Effect of N- carbamylglutamate on amino acids and blood biochemistry in young male goats


  • Jamal Abdul Rahman Tawfeeq Al-Ani Department of Animal Production, College of Agricultural Engineering Sciences, University of Baghdad, Baghdad
  • Anwar Kadhim Hussein Office of Agricultural Research/Ministry of Agriculture
  • Rasha Mohamed Shaker Biochemistry Section, College of Dentist, University of Baghdad, Baghdad, Iraq




To study the effect of feed additive N- carbamylglutamate (NCG) with different levels of feeding on amino acids profile and some analytes in serum of goats, thirty male goats aged 7-8 months were distributed into three levels of concentrate 2%, 3%, 4% with or without NCG in a 2×3 factorial experiment/ Completely Randomized Design (CRD). After 72 days of individual feeding, the blood from jugular vein was obtained before feeding in the morning. Results showed that additive NCG with 3% concentrate led to an increase (P<0.01) in total protein and albumin (P<0.05), globulins increased (P<0.01) with increasing concentrate without NCG. Creatinine decreased with increasing concentrate without NCG. Additive NCG led to a linear decrease in uric acid with increasing feed intake (P<0.05) and a linear increase without NCG. Blood magnesium, zinc, and copper increased with NCG. No difference in calcium between treatments. The level of feeding without NCG didn't affect fat parameters, while LDL, HDL, and cholesterol increased with NCG and 4% concentrate. Additive N- carbamylglutamate affected negatively blood amino acids, especially with 4% concentrate. In conclusion, 3% concentrate was the best for blood homeostasis with or without NCG, and preferred to use NCG with urea.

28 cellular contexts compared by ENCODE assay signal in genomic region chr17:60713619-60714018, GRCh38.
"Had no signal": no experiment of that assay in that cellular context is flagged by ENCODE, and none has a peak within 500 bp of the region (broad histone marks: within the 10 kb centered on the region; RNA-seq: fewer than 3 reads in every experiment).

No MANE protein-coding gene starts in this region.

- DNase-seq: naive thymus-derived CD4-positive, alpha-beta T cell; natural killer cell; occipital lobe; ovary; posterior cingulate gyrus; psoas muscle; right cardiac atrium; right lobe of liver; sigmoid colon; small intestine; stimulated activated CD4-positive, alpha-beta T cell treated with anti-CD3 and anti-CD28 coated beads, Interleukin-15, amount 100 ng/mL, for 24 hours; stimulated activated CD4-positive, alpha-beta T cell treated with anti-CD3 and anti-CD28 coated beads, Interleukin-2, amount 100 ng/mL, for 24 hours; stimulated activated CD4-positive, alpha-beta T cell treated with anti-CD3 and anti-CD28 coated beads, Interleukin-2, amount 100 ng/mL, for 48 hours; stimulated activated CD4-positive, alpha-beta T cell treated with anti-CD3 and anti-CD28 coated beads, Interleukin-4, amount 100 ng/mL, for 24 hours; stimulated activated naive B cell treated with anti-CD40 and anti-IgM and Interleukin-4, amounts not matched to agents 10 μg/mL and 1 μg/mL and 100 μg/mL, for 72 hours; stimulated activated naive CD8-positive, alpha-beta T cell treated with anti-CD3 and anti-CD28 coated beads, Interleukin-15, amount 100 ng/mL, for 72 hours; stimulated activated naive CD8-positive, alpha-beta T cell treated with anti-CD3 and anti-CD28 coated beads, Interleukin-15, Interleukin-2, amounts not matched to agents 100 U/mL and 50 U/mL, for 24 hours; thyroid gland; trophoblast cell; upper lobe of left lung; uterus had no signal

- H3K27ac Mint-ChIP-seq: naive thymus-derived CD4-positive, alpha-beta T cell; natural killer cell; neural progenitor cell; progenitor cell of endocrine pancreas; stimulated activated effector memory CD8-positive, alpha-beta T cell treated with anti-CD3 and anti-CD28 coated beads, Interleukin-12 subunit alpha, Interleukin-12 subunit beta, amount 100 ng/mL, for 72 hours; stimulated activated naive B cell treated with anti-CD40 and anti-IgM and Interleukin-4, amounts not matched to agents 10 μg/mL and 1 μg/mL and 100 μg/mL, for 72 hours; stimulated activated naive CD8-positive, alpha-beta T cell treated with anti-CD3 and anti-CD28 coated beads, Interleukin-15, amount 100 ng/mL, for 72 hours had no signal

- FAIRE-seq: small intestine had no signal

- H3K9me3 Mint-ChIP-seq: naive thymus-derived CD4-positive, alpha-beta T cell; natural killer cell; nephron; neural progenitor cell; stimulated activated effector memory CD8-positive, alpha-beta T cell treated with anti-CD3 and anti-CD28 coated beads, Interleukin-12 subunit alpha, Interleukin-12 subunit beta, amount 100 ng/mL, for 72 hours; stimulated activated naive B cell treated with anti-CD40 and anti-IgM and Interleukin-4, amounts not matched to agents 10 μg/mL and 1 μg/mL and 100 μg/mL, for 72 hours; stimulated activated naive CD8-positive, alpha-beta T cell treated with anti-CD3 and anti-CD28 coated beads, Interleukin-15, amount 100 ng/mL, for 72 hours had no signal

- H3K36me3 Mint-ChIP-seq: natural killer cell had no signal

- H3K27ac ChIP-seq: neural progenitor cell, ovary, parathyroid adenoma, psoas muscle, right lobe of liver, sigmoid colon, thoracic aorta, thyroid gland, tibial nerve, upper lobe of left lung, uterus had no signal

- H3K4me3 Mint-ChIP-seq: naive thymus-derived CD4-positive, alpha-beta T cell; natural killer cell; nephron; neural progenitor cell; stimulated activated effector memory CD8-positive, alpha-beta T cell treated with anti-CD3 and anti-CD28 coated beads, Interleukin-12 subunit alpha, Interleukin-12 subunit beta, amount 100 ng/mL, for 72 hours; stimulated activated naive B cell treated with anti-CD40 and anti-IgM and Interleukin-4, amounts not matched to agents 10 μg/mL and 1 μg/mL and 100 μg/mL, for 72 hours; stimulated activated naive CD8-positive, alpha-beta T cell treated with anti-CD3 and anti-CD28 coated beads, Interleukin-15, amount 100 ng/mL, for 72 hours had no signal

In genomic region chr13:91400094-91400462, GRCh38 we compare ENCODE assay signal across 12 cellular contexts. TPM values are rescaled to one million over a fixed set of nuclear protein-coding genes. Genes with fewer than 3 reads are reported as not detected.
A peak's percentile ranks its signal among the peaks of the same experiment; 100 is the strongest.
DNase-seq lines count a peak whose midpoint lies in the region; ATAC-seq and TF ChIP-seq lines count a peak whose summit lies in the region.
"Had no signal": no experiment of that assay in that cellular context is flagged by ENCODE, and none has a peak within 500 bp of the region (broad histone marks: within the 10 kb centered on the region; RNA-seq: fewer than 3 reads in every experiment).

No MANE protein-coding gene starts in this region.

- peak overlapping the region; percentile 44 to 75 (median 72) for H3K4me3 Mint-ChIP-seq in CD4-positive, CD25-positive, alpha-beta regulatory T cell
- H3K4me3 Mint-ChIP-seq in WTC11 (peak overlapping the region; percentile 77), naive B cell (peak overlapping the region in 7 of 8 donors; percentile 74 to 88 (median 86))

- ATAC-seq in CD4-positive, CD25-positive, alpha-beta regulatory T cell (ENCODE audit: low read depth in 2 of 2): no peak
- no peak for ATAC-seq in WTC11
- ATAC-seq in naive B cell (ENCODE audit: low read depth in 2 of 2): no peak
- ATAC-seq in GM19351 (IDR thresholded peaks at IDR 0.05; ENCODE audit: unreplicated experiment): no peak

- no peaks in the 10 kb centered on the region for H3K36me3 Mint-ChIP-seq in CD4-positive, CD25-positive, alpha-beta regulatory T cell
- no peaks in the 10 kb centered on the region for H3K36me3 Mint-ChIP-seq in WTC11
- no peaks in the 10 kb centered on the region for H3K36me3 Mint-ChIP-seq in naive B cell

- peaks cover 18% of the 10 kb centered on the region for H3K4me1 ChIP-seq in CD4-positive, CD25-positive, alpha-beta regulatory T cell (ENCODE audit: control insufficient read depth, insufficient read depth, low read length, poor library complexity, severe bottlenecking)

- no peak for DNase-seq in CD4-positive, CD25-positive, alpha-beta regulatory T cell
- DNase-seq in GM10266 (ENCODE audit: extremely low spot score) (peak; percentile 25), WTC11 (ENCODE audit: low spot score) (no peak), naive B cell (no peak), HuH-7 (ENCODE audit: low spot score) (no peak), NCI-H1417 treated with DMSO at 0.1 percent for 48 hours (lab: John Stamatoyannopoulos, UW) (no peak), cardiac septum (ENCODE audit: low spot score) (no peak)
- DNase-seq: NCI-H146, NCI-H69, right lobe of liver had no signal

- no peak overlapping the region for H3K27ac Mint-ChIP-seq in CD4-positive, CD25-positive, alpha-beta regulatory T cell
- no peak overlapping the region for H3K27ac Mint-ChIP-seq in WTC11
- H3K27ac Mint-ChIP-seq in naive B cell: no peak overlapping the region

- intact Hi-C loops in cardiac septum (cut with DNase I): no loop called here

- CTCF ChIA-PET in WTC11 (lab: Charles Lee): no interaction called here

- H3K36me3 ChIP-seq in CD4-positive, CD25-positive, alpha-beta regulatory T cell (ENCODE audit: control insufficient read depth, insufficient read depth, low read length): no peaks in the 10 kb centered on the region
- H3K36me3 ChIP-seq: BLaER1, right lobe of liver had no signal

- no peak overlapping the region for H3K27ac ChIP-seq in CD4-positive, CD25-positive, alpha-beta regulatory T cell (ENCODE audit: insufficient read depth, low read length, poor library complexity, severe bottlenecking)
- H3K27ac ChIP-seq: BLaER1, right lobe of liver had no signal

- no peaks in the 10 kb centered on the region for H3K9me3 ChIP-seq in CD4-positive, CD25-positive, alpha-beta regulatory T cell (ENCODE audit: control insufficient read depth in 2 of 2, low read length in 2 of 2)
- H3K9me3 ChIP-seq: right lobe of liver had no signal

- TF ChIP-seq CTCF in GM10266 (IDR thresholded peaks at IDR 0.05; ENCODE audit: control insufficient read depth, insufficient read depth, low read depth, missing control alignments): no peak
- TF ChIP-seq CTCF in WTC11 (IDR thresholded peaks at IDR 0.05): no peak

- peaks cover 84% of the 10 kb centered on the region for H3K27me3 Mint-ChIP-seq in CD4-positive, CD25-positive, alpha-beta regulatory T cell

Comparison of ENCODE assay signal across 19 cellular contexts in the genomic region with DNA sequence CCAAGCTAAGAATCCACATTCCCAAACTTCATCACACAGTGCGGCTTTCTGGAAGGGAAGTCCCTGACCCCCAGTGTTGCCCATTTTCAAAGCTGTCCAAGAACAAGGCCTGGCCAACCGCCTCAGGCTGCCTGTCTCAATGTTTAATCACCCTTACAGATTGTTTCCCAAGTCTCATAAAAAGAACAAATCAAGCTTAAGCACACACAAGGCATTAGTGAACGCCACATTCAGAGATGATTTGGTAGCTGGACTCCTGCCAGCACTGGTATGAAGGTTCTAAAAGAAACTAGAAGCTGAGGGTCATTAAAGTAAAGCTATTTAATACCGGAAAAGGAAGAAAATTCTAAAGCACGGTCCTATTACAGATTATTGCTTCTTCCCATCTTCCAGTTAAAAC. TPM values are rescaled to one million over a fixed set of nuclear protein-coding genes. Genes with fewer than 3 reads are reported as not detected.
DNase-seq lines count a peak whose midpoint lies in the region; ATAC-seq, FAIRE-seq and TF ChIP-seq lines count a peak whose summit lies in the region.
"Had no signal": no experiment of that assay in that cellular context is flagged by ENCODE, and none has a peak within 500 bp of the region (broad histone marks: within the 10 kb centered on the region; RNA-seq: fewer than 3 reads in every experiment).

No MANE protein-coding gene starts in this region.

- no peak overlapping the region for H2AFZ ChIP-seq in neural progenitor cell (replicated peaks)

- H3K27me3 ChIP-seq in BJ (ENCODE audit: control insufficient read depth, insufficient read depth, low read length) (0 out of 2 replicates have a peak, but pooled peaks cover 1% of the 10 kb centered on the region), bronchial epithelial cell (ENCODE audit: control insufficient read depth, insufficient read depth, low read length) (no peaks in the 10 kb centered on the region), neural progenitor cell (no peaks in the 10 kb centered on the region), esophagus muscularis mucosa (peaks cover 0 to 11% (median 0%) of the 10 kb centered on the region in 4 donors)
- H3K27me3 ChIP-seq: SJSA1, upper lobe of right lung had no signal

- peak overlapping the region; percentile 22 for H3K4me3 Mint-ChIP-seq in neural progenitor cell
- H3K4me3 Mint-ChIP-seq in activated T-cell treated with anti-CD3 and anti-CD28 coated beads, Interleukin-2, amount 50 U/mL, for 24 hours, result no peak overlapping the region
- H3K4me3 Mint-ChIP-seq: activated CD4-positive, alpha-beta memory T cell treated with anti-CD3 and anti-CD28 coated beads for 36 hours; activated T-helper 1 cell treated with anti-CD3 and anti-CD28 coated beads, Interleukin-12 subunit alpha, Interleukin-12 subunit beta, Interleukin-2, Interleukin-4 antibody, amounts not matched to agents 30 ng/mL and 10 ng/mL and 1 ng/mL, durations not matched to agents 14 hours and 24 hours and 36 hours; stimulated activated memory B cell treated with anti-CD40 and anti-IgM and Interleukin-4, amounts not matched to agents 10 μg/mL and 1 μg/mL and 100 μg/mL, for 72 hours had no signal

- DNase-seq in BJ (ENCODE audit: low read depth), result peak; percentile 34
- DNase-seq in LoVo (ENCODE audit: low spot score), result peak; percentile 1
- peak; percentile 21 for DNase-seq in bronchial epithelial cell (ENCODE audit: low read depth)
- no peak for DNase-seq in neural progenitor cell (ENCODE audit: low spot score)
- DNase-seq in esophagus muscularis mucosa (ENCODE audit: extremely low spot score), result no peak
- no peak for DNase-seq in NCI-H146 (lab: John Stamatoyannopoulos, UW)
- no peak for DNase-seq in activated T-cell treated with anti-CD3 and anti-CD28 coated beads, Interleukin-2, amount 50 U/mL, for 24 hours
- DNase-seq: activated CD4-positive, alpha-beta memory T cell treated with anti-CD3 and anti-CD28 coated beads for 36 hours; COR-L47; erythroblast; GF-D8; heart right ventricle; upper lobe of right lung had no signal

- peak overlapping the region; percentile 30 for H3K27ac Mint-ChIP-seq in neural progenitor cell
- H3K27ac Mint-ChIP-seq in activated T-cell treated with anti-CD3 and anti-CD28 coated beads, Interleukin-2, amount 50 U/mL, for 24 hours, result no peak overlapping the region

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How to Cite

Tawfeeq Al-Ani, J. A. R., A. Kadhim Hussein, and R. M. Shaker. “Effect of N- Carbamylglutamate on Amino Acids and Blood Biochemistry in Young Male Goats”. Emirates Journal of Food and Agriculture, vol. 34, no. 12, Jan. 2023, doi:10.9755/ejfa.2022.v34.i12.2972.



Research Article